It's still not very clear and confusing both upstreams and
downstreams. It should be clearly stated that no name is reserved
unless stated explicitely in the license file bundled with the font
files.

> I agree with you that the GPL (even with the current font exception)
> has
> various problems. If it worked perfectly for fonts everybody would be
> using it... It needs fixing.

Really, SIL and FSF lawyers need to be walled in a room with only hard
bread and clear water till they can hash a satisfying FLOSS font
license :p The OFL is marginally better for fonts but has its own
problems.

I'm no lawyer, and not a native English speaker, but I don't find the
current licenses very satisfying.

[...]

> I do understand the packager's perspective of ideally having a
> self-contained autobuilding source rpm for each open font family, but
> the reality is that this rarely the case at this stage.

It will only improve by trying to make it so.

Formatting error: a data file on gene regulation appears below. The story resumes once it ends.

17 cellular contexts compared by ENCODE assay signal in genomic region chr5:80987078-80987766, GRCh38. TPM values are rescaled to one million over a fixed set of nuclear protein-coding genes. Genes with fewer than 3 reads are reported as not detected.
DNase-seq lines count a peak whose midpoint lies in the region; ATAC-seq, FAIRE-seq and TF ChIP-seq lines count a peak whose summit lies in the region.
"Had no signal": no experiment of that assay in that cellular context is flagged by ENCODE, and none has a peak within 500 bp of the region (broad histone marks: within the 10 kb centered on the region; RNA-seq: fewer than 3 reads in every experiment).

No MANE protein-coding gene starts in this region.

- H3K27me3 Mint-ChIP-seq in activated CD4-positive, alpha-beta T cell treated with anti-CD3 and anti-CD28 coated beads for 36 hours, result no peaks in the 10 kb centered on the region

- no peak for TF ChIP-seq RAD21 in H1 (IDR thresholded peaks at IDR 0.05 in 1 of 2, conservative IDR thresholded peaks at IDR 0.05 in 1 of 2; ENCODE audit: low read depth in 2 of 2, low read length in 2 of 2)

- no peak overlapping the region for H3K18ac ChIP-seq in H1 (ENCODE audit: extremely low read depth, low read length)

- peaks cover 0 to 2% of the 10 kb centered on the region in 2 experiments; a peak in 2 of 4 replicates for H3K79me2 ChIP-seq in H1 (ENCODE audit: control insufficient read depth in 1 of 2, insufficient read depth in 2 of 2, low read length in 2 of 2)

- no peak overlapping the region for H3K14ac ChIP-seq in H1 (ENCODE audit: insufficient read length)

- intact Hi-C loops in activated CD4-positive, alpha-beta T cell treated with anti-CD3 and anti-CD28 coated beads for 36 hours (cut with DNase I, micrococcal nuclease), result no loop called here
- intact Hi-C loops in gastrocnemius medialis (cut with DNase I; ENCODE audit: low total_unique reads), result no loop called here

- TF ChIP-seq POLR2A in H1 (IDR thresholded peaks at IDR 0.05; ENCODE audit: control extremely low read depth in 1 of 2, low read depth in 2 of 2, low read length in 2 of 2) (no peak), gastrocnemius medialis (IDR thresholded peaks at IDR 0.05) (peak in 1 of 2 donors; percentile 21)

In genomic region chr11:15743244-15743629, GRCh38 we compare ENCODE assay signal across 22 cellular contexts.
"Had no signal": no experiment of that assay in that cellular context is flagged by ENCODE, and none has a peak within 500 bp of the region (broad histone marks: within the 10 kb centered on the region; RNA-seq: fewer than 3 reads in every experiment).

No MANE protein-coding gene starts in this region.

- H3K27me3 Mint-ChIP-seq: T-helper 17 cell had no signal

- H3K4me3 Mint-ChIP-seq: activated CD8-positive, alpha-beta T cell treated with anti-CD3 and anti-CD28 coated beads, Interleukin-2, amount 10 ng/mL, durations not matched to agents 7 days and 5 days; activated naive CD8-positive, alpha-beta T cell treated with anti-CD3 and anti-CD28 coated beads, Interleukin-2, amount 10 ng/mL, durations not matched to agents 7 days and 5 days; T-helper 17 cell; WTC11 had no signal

> We have also
> seen that as fontforge and related tools make progress, automatic
> building from sources does introduce regressions. (IMHO most packagers
> don't have the experience to fully compare between a font build done
> by the designer himself and an automated build).

IMHO the tools to do it are missing but they'll keep missing till
distros actually start regularly building fonts from sources and
expose the tooling needs. The years of doing nothing and hoping the
problem would solve itself didn't result in lots of advances.

If you want good floss fonts, you'll have to accept the failures with
the successes. If you refuse the failures you don't move at all.

> Thankfully there are various efforts going in this direction, but
> let's
> not get ahead of ourselves. A fully automated build would be nice to
> have but we're not going to drop from our distros all open fonts not
> yet providing such a build path, that would be rather silly.

Not a requirement yet. But yet can be quite short-lived depending on
the pace of your distribution.

-- 
Nicolas Mailhot